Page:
A Slow Leak in the Senate Judiciary Committee
Round up the usual suspects! A leak has sprung on Capitol Hill! And some folks at the Senate Judiciary Committee are most unhappy about it.
Seems Jennifer Leathers, a committee hearing clerk, sent an e-mail to the committee's staff on Wednesday at 10:20 a.m.: "Attached is the written testimony and CV of D. Kyle Sampson, former chief of staff to the attorney general, for tomorrow's hearing titled 'Preserving Prosecutorial Independence: Is the Department of Justice Politicizing the Hiring and Firing of U.S. Attorneys? -- Part III.' "
Nine minutes later, a clearly concerned Bruce A. Cohen, the committee's chief counsel, sent a follow-up to everyone: "Please do NOT release the testimony in advance of the hearing. Mr. Sampson's lawyer has asked that it NOT be released, NOT be made public. This is for Judiciary senators and their staffs to prepare for the hearing and NOT to be released."
Then came the inevitable e-mail from Cohen at 6:40 p.m.: "I hear that the AP has a copy of the Sampson testimony. If you provided it to the AP or provided [it] to someone who provided it to the AP please come forward and identify yourself to me or Mike immediately." (That's Michael O'Neill, the committee's minority chief counsel.) So far, no confessions.
It turns out the first "flash" from AP came at 5:49 p.m., 7 1/2 hours after Leathers's e-mail. We are conducting a full Loop investigation as to why it took so long to leak. Anyone who deliberately sat on the testimony or gave it to someone who failed to leak it, please come forward and identify yourself.
'Totally Paranoid,' but Paranoid Enough?
The cameras are off, but that doesn't mean the microphones are off, too. The House Committee on Oversight and Government Reform grilled General Services Administration chief Lurita Doan on Wednesday over allegations that she tried to give a no-bid job to a business associate, intervened in a contract dispute with a technology company, and had a White House official brief top political appointees at the agency on targeting Democrats and helping Republicans in 2008. All that in just 10 months running the agency.
After a couple of hours, Chairman Henry A. Waxman (D-Calif.), had to call for a quick recess so members could go to the House floor for a vote. The camera lights went off as the lawmakers scurried out and folks at the hearing milled about.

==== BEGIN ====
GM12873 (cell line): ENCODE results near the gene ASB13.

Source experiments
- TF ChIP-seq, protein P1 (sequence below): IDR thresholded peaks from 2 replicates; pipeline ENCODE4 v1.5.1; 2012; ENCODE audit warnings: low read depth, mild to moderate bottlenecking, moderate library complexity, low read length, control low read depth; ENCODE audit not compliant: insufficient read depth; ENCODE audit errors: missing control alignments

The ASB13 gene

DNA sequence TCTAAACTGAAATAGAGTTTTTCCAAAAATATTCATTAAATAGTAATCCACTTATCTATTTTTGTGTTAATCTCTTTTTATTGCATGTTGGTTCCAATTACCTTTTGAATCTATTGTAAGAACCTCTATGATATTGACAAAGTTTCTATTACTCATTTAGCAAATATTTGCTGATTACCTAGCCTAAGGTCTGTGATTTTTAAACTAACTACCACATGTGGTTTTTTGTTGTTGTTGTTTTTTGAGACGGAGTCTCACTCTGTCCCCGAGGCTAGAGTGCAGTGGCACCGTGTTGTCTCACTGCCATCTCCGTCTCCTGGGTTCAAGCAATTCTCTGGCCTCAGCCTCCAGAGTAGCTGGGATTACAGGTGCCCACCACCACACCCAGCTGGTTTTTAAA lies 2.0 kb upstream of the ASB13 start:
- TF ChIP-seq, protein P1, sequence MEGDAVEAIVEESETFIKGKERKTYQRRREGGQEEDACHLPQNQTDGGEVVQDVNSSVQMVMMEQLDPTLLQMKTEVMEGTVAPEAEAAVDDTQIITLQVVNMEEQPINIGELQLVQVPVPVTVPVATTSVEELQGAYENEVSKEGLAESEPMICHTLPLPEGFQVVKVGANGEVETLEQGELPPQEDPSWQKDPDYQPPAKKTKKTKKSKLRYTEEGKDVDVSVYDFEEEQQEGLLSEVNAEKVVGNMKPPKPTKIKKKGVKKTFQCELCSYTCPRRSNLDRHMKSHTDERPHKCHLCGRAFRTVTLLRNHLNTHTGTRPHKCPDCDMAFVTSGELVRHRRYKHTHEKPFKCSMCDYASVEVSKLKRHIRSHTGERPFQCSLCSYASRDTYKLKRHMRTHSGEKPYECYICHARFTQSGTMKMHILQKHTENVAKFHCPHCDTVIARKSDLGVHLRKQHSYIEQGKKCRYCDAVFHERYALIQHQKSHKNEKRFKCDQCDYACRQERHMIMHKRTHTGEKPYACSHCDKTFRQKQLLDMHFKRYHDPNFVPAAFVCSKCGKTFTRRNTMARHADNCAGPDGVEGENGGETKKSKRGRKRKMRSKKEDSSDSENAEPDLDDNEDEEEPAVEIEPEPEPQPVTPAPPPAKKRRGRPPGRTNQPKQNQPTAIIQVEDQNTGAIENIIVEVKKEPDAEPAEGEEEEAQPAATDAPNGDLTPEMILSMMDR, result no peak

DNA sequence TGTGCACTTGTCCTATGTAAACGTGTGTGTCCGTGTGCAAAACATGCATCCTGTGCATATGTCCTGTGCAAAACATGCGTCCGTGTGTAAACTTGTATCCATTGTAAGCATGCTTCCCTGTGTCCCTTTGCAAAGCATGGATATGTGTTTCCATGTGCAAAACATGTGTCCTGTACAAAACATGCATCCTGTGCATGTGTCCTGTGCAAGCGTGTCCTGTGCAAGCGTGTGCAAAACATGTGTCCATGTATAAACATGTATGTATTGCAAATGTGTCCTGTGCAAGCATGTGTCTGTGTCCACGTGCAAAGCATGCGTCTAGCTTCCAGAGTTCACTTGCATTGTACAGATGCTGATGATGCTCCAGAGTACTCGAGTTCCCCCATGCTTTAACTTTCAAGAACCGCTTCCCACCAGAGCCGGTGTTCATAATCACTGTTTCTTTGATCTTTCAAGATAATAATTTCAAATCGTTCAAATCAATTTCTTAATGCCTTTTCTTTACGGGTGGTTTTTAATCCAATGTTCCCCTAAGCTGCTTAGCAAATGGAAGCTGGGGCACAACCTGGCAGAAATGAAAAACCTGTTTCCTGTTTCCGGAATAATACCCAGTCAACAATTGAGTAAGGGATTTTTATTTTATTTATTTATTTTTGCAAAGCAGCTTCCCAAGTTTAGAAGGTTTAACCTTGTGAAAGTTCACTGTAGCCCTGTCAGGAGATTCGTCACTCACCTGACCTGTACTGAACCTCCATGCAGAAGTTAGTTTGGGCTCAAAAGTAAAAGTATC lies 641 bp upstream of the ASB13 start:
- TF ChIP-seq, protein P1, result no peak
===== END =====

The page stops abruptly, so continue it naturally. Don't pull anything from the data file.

Doan, apparently not realizing her microphone was still on, turned to an aide and said: "Take my water, and my glass. I don't want them to track my fingerprints. They've got me totally paranoid." (To listen to the audio snippet, go to washingtonpost.com and click on today's In the Loop column.) Doan's husband and her chief of staff both have a military-intelligence background, and she has sold surveillance equipment to the Department of Homeland Security and other agencies -- so she knows how these things work.
As "CSI: Miami" fans would know, however, it was too late. She had rubbed her hands on the arms of her chair, so committee staffers could easily get her DNA from her epithelials.
But she's not paranoid. They really are out to get her.
Bush, Smiling With the 'Butcher of Chechnya'
Red-faced Bush administration officials were trying to explain yesterday how it was that no one noticed that that fine Russian general -- and alleged war criminal -- who met with President Bush and retired Air Force Gen. Robert Foglesong on Monday in the Oval Office has been accused of overseeing some of the most notorious atrocities against civilians in Chechnya.
Bush met with Foglesong, now head of Mississippi State University, and Gen. Vladimir Shamanov in their capacities as co-chairs of a U.S.-Russian commission on missing soldiers.